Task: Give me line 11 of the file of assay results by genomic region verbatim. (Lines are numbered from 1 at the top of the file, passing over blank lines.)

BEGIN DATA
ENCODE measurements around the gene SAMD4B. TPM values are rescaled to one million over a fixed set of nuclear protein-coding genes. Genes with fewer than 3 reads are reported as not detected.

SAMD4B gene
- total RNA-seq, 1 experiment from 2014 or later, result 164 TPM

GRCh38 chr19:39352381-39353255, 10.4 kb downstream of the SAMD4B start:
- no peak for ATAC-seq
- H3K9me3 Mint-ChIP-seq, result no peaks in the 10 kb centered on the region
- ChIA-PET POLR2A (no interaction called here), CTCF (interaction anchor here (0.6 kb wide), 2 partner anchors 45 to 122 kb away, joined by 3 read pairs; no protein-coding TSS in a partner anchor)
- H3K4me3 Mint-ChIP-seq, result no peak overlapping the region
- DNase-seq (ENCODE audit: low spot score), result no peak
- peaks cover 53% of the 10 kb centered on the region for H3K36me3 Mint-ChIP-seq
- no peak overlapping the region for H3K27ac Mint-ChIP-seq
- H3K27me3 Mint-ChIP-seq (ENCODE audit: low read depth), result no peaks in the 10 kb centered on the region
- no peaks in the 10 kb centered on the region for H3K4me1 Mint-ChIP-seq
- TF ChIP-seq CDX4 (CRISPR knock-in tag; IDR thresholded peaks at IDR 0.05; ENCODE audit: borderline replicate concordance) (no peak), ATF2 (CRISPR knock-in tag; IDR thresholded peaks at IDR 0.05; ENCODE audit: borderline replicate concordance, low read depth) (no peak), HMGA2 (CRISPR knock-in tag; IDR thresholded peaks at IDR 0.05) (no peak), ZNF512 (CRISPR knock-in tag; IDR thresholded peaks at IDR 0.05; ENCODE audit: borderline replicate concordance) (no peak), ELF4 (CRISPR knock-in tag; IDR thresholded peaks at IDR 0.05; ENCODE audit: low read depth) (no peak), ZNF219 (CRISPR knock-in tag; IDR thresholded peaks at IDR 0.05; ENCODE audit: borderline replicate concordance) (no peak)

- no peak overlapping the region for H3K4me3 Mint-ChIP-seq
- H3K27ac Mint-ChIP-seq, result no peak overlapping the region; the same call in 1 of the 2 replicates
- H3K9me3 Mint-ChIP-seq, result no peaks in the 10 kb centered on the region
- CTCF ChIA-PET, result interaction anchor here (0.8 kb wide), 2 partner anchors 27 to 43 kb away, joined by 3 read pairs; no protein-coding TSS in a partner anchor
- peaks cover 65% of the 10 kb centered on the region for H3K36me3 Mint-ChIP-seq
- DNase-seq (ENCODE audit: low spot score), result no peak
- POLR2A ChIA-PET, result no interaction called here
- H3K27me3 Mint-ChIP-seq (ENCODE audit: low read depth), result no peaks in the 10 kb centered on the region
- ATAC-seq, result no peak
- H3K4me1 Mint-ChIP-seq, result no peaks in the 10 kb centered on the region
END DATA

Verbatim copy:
- no peak overlapping the region for H3K27ac Mint-ChIP-seq